Ahmedabad's cultural scene would not have gone beyond the garba, but for Mrinalini Sarabhai's pioneering efforts, says V Gangadhar who spent many years in the city.
When I set foot in Ahmedabad for the first time in 1958 to earn a living, the city was dirty, the sky was dark with smoke dribbling from the chimneys of its 60-odd textile mills. Almost everyone worked in the mills, and at their opening and closing times the roads were choked with mill workers, clutching their lunch boxes.
The next 20 years saw many changes. The textile industry collapsed and slowly, one by one the mills closed town. The city became more urban and crowded with traffic, shops and cinema theatres. Communal harmony began to disappear and the city was divided into 'Hindu' Ahmedabad and 'Muslim' ghettos. The 2002 communal riots left a permanent blot on peace and tolerance.
Yet Ahmedabad was blessed with a special culture ushered in by certain men of vision which led to the birth and nurturing of institutions like Indian Institute of Management, space agencies like ISRO, PRL, and meteorological and weather forecasting agencies along with those which helped industrial growth -- the National Institute of Design and ATIRA (the Ahmedabad Textile Industry's Research and Development Association). These agencies employed thousands of technicians and scientists and helped the all round growth of the city.
But there was a cultural vacuum. Barring bhajans, garba, film music and folk dances, Ahmedabad was left untouched by the fast-changing famous Indian cultural scene. There was hardly anyone to teach, practise and perform classical dances from different parts of India, like Bharata Natyam, Kathak, Kuchipudi and Kathakali.
This was the cultural scene which greeted the new young bride of the illustrious Sarabhai family, pioneers in the local textile industry and devoted followers of Gandhiji.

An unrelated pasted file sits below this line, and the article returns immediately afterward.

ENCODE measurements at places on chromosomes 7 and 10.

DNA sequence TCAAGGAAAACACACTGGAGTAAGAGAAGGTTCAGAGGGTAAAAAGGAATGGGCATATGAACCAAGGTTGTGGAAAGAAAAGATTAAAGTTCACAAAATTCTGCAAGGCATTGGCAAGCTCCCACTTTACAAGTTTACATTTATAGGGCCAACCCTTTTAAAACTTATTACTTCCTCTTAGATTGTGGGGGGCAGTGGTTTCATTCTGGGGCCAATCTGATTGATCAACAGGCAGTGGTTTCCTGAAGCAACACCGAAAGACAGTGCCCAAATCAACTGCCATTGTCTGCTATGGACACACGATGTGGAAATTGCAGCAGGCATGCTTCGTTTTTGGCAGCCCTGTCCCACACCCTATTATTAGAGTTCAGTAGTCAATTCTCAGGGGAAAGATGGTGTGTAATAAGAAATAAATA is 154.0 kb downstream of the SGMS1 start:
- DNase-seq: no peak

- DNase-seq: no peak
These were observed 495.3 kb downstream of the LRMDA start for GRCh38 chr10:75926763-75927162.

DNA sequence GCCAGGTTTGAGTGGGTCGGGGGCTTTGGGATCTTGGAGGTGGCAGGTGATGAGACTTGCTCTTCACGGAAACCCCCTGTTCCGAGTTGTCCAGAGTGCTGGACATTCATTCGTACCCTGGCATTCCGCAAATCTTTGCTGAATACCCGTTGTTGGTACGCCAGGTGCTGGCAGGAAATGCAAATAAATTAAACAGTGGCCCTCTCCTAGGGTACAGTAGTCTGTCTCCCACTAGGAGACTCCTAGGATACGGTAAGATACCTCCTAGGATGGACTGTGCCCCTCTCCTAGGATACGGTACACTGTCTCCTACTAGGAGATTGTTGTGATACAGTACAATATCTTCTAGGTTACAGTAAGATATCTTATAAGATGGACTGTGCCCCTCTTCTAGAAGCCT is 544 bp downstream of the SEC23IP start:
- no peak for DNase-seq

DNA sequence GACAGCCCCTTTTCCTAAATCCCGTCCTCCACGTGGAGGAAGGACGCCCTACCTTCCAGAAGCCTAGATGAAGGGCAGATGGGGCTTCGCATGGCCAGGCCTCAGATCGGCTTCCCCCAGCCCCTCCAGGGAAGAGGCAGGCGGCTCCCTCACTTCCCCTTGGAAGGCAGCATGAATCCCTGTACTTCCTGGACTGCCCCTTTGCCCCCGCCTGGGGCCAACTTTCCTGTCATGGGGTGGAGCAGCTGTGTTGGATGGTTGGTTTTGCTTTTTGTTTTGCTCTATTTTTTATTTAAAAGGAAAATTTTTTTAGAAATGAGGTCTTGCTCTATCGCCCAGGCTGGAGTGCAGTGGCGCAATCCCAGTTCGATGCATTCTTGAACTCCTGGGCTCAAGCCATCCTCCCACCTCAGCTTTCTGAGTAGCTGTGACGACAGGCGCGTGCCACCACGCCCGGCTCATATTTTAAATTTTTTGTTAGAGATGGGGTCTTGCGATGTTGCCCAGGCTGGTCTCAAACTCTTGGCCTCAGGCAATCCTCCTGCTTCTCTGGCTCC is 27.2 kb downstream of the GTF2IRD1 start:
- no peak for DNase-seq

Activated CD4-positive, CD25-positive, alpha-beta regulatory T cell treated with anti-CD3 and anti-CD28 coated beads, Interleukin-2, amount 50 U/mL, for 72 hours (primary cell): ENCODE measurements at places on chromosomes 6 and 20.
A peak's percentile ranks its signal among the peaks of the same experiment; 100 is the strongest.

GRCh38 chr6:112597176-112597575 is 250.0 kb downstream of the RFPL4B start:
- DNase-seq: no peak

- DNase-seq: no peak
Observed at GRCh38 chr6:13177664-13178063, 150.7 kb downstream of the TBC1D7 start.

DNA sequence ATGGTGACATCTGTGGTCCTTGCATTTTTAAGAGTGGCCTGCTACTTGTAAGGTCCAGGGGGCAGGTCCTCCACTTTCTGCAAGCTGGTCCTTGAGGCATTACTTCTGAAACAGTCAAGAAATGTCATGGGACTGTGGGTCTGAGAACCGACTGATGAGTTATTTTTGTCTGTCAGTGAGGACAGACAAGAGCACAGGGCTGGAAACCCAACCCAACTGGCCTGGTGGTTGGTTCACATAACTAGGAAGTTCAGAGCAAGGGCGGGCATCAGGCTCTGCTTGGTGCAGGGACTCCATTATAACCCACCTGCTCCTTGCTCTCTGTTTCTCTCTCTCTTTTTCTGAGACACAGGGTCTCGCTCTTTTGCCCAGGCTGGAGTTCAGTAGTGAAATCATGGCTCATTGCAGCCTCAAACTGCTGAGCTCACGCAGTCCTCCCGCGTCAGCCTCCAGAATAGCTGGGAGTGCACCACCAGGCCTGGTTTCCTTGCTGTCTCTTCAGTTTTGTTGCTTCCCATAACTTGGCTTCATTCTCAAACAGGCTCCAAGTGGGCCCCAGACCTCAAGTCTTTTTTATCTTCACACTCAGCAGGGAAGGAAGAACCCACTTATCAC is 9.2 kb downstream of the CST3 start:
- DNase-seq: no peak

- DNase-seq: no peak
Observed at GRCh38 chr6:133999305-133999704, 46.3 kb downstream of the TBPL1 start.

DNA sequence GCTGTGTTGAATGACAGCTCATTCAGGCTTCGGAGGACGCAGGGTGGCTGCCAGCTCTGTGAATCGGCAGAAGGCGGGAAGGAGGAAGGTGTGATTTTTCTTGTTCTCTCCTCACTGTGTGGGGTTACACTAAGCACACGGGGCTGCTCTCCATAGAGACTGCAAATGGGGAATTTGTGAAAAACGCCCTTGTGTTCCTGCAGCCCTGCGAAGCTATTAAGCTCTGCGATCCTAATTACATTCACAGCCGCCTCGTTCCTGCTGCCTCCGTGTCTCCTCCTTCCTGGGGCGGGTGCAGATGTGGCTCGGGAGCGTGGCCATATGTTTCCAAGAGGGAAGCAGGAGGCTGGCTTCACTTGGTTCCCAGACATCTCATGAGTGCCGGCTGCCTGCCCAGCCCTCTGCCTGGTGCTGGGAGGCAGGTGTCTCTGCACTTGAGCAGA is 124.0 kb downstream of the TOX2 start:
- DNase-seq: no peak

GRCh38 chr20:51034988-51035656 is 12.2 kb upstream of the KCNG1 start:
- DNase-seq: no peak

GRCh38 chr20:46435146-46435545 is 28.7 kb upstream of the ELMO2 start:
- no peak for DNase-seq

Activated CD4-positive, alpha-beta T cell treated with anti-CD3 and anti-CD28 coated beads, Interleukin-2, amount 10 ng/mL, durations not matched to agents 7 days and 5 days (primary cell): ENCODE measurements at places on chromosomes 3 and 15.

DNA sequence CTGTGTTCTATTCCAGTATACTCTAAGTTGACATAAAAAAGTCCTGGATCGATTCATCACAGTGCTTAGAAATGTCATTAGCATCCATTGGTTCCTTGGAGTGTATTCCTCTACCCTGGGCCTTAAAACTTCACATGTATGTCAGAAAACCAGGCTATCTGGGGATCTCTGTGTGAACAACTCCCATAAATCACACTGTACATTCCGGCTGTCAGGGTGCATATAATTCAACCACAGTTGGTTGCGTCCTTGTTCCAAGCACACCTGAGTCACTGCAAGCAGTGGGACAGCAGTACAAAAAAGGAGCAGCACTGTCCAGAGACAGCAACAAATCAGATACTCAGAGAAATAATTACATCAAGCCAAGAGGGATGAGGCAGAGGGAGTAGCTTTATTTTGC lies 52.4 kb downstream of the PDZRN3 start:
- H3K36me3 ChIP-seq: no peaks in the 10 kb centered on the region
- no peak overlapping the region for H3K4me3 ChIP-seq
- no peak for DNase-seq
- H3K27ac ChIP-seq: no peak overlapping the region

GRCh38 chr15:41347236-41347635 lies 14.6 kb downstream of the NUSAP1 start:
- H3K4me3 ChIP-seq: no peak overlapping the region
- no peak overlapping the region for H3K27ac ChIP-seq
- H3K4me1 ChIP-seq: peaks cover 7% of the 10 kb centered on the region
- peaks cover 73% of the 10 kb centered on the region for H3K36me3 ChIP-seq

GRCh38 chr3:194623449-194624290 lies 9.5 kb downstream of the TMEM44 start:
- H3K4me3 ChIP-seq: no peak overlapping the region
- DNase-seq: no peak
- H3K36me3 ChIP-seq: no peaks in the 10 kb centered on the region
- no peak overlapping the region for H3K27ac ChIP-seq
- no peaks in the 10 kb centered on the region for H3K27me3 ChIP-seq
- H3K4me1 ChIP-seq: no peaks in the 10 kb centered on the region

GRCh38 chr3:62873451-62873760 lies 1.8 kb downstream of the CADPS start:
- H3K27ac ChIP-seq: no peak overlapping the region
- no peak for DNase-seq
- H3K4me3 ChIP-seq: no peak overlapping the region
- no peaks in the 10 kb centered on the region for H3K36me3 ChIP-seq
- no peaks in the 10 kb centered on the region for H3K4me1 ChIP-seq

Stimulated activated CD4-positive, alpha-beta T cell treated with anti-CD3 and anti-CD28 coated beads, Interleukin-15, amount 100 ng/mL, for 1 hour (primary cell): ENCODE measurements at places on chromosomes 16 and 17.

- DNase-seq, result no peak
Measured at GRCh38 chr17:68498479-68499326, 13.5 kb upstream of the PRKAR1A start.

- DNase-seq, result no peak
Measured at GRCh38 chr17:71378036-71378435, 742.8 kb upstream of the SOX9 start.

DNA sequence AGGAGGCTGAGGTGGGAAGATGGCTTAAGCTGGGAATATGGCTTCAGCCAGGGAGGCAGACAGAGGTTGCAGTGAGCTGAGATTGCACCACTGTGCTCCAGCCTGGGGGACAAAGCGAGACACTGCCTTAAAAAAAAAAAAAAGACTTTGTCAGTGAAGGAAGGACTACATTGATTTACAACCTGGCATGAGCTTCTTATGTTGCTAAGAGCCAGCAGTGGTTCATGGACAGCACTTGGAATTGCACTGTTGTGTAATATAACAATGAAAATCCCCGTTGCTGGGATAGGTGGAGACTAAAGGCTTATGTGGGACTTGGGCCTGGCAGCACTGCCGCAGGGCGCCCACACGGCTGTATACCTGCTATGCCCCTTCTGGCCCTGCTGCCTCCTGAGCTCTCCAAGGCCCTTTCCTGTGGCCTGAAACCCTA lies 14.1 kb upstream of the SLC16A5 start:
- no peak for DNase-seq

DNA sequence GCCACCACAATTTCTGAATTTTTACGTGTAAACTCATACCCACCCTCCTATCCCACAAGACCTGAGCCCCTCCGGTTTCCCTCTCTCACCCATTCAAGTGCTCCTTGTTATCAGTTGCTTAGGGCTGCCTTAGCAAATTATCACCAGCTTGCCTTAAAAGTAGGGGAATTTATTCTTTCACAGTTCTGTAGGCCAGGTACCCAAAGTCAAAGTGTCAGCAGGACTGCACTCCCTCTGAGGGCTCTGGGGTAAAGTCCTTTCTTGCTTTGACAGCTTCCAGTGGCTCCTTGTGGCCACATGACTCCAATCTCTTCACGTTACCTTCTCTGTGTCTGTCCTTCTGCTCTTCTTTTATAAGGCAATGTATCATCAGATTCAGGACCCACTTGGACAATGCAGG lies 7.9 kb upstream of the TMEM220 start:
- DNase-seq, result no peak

One of the Sarabhai sons, Vikram, excelled in science and took a PhD in physics from Cambridge, collaborating with textile tycoon Seth Kasturbal Lalbhai with whom he shared visions for developing Ahmedabad and making it a science showpiece in the country. On a trip to Bangalore, Vikram met Mrinalini, they fell in love and got married in 1942.
It was a great meeting of liberal, cultured, minds. Father, an illustrious lawyer, mother Ammu Swaminathan, a noted social worker, brother Govind Swaminathan, a criminal lawyer, and sister Captain Lakshmi Seghal, a leading figure in Netaji Bose's Indian National Army which sought the help of the Japanese to defeat the British in World War II.
Mrinalini, educated at a Swiss school, an American dance academy, then joined Tagore's Shantiniketan where she was personally taught by Gurudev, learnt Bharata Natyam and Kathakali from Guru Meenakshisundaram Pillai and Thakazhi Kunchu Kurup. In those early days she expressed her passion for classical dance and in an interview commented, 'Even at age 4 I knew I would be a dancer. Dance is the breath of my life and the stage, my mother. I was born with a desperate consuming desire to create and the need to question.'